21st Legislative District
Strom Peterson
Strom Peterson
House, Pos. 1
I am very proud of my work as vice-chair of the Capital Budget Committee to invest over $100 million in housing for seniors, veterans, youth, families, and so many more people in need of support to this fundamental right. However, there is much more work to be done. I will continue to work in Olympia and with our local government and non-profit partners to not only invest dollars into the housing supply, but to address issues around tenants rights, sensible zoning laws, and the myriad of reasons (mental health, opioids, sky-rocketing health care costs) that lead to homelessness and housing insecurity. With 30,000 homeless kids in our public schools, this is a crisis that will have impacts for generations.
 
Rep. Ortiz-Self
Lillian Ortiz-Self
House, Pos. 2
I have supported increasing the Housing Trust Fund, and any other bill that has increased access to safe and affordable housing. As an educator, I have seen the impact of homelessness on my students and their families. Stable housing should not be a privilege. It is essential that we continue to look for ways to partner with our local and federal community to strategically continue to find answers to our affordable housing shortage and to the problem of homelessness in our state.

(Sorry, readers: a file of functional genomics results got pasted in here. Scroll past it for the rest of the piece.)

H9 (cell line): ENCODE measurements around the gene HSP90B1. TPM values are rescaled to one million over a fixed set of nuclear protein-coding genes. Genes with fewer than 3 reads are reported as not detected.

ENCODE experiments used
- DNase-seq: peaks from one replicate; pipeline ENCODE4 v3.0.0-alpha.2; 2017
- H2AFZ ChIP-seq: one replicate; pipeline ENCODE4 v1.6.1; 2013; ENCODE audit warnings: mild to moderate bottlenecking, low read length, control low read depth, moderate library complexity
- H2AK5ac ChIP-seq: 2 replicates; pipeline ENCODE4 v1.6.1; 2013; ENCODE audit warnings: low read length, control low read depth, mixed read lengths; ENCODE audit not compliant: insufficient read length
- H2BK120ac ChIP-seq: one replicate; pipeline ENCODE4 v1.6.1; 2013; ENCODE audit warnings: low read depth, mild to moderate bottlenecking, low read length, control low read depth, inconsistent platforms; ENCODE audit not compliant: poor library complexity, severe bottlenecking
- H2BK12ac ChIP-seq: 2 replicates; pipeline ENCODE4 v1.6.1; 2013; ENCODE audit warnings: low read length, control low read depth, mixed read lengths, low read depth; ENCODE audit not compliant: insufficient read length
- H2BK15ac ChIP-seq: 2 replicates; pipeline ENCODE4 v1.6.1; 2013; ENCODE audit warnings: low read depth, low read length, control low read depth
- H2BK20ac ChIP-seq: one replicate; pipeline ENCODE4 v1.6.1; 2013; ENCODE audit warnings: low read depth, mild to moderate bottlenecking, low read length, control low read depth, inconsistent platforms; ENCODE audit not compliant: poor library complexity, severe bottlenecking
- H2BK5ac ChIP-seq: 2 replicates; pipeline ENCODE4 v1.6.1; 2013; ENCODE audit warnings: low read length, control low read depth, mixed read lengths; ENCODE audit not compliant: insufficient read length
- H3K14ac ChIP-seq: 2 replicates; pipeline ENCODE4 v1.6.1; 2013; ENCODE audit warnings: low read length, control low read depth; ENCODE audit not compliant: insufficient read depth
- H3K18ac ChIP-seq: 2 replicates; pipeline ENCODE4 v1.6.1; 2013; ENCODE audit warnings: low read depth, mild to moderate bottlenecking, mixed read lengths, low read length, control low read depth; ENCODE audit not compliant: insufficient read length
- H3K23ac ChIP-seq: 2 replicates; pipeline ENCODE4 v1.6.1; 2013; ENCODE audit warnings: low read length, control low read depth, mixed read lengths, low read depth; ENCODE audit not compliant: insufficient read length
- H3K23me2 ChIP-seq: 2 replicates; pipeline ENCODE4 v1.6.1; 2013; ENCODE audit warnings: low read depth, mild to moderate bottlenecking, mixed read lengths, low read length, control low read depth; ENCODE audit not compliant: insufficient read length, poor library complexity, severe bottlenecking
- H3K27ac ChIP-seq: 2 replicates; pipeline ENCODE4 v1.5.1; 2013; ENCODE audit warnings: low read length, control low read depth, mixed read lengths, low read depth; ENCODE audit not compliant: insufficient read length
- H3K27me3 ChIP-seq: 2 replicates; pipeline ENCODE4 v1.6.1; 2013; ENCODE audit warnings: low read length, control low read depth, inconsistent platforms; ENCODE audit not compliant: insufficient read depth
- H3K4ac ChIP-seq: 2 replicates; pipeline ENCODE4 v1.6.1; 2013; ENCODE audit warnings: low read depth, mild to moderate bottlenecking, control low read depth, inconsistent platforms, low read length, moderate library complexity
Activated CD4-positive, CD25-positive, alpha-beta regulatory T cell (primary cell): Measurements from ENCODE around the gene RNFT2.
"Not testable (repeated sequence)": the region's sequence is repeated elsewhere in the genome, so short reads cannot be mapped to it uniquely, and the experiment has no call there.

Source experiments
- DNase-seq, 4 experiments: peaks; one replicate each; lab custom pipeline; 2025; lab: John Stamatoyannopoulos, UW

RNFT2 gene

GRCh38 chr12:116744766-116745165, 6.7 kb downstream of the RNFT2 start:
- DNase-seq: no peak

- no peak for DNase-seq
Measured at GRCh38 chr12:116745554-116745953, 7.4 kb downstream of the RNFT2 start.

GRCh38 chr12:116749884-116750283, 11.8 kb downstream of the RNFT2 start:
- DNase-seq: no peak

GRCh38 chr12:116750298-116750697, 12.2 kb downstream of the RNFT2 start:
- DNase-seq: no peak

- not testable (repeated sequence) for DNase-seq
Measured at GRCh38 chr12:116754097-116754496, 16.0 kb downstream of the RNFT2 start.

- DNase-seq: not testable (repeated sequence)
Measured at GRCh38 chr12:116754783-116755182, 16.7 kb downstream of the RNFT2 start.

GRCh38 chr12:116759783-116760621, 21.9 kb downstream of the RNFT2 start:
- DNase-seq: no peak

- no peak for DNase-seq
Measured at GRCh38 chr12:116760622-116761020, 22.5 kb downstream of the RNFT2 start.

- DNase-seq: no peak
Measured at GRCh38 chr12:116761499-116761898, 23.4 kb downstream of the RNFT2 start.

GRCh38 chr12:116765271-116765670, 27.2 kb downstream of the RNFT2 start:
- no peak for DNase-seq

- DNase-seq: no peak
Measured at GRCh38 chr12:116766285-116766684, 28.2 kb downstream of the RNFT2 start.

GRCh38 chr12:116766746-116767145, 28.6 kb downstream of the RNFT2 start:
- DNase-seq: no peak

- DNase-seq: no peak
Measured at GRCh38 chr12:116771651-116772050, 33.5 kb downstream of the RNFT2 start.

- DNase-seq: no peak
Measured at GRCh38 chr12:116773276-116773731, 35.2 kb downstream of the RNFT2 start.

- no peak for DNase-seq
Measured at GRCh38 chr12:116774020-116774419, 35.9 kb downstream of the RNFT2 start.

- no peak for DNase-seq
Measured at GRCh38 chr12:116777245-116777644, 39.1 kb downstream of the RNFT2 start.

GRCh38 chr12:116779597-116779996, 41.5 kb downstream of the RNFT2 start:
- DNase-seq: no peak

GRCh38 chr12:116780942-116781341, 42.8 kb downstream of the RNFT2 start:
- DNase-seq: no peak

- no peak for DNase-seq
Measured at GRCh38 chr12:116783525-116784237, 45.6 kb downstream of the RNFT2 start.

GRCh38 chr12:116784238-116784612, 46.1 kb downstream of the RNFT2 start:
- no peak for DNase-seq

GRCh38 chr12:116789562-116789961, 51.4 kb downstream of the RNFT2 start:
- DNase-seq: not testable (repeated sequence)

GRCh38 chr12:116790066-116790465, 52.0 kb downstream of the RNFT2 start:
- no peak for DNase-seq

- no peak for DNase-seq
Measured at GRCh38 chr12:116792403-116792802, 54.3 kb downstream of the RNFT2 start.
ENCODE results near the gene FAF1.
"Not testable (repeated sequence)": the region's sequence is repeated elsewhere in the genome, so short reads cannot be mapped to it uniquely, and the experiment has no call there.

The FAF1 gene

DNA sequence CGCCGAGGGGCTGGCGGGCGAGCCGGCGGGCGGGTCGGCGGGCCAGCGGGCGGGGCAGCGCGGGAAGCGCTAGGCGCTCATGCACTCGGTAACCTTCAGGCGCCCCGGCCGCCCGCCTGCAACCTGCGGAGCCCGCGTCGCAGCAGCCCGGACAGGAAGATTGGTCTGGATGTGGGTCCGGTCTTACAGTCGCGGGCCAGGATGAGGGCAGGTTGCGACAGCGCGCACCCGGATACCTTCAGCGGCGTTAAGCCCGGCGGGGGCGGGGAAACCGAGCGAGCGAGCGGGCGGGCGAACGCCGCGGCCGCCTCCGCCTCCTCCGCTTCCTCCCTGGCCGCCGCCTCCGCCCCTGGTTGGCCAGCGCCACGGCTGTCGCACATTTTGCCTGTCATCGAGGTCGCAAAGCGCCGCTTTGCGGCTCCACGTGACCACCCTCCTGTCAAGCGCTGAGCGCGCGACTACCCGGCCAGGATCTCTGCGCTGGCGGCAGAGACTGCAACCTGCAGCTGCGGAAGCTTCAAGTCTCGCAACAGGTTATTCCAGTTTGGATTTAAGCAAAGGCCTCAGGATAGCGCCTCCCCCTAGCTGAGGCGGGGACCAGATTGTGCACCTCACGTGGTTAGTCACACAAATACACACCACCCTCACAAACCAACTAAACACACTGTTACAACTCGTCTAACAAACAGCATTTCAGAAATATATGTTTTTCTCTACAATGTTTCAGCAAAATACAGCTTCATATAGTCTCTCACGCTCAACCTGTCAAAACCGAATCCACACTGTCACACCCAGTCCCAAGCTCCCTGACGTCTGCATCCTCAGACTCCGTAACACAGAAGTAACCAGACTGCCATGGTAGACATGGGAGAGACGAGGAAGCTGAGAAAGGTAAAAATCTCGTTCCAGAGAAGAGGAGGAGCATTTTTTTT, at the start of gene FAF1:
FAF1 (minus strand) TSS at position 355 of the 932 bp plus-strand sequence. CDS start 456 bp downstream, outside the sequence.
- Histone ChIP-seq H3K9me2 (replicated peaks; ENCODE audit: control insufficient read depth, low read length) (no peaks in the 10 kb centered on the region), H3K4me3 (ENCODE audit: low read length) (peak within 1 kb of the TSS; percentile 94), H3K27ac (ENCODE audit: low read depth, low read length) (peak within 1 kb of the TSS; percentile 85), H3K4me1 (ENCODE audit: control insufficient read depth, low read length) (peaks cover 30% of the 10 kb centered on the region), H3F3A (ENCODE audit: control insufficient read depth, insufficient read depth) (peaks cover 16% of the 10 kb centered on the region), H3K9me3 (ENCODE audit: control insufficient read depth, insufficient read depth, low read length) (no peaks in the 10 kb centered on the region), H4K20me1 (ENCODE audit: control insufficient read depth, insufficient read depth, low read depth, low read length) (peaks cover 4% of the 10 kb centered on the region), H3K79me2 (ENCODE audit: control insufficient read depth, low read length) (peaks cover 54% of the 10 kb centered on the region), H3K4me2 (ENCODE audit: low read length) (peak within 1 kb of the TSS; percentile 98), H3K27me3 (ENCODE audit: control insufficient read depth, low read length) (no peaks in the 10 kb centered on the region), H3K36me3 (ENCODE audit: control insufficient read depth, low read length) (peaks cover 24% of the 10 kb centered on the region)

Marko Liias
Marko Liias
Senate
A safe, healthy, affordable home for everyone in Washington should be a right for all, not a privilege  granted just for some. As a city councilmember and state lawmaker, I have been a consistent, determined voice for middle class families just like the one I grew up in. As a Senator, it's been my honor to promote legislation that expands and ensures affordable housing opportunities -- like when I co-sponsored SB 5182 to authorize a city and county property tax exemption program that preserves affordable housing (which meets health and quality standards) for very low-income households at the risk of displacement who can't afford market-rate housing.
 
22nd Legislative District
Rep. Laurie Dolan
Laurie Dolan
House, Pos. 1
A safe place to live is one of the most basic needs for all of us, which means that fighting homelessness and promoting affordable housing must be a priority for the state legislature. With Democrats in control of both the house and the senate this year, we were able to pass some important bills to promote these critical goals. Highlights included creating a permanent document-recording fee of $62, preventing discrimination against tenants based on source of income, expanding the eligibility for the Housing and Essential Needs Program, promoting the use of surplus public property for public use, revising asset limits for recipients of public assistance, and ensuring youths will not be discharged from public care into homelessness. With the right representatives in the legislature we can continue to make these important incremental steps to solving the housing crisis. I want to continue to be part of this vital work.